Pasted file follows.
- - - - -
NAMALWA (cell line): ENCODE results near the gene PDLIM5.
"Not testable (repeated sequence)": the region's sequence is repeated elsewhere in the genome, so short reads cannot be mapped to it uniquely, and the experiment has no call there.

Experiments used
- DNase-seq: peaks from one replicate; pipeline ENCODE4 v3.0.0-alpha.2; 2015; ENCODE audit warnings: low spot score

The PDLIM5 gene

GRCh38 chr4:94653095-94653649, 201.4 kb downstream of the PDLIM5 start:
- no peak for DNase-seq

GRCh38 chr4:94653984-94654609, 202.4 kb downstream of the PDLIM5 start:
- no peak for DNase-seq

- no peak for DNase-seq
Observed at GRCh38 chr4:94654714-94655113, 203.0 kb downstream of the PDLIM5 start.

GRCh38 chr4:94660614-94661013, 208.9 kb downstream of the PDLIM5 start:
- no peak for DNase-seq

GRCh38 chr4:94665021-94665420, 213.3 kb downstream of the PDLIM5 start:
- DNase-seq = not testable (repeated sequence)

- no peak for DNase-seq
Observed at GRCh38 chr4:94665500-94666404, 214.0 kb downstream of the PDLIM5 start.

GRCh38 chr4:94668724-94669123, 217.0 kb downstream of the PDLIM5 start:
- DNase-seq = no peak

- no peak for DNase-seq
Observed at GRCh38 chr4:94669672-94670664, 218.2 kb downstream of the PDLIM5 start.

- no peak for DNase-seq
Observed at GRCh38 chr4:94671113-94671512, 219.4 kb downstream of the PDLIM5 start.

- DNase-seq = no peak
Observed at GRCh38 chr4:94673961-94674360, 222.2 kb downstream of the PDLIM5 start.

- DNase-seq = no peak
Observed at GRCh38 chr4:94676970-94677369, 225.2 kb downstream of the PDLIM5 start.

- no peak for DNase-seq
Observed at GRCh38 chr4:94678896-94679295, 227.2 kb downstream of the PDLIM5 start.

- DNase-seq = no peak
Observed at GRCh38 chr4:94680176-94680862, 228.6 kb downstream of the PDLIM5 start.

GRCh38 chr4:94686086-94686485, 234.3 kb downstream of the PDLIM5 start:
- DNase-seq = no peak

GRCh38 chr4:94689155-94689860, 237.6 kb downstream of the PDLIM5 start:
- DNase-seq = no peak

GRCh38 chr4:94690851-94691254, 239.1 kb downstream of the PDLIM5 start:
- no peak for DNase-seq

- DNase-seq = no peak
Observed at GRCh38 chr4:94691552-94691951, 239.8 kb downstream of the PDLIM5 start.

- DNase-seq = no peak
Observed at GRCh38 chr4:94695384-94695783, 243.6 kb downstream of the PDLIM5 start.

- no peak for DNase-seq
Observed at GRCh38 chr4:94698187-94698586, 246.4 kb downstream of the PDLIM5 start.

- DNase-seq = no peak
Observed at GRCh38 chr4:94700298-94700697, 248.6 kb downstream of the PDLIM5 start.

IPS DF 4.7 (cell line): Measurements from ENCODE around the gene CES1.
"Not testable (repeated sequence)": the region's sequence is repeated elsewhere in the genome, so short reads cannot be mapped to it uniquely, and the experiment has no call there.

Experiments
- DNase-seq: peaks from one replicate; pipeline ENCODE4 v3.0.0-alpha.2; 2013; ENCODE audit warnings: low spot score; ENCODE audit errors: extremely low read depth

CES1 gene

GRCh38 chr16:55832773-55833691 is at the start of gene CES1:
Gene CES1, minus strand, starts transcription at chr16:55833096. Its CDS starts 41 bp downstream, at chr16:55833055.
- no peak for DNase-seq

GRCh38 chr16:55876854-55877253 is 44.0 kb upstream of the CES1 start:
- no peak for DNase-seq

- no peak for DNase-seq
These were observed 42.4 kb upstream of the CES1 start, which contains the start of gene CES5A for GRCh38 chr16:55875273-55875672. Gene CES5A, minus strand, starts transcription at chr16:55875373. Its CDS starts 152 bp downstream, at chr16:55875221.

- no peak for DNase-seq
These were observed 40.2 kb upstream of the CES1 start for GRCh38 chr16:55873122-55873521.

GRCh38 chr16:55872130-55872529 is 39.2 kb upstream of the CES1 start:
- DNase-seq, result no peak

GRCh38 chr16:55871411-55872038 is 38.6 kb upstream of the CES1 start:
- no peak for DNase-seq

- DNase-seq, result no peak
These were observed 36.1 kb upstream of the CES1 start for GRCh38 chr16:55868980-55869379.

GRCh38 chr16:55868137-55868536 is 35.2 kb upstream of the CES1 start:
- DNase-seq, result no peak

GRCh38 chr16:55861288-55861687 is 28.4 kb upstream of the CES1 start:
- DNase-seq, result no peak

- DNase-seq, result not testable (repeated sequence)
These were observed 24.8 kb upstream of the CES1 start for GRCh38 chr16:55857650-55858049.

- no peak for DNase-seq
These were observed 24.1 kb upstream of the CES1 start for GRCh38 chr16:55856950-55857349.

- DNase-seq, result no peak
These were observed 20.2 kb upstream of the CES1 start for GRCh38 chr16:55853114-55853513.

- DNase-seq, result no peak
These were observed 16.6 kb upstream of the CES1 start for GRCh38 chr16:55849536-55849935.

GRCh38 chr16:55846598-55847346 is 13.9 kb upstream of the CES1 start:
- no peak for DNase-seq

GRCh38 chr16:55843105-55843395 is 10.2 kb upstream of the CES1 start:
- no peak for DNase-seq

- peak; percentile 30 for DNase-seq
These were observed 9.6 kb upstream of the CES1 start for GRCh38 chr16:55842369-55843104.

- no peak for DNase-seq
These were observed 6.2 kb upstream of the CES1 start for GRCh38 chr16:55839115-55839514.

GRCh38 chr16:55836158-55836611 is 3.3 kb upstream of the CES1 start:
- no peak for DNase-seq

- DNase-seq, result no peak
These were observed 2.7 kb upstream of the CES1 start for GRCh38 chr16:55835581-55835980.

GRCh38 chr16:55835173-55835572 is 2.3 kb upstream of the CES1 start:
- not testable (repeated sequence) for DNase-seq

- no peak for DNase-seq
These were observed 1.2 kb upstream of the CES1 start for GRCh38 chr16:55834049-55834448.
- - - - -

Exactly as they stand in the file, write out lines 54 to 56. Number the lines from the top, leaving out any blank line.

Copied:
GRCh38 chr16:55876854-55877253 is 44.0 kb upstream of the CES1 start:
- no peak for DNase-seq

- no peak for DNase-seq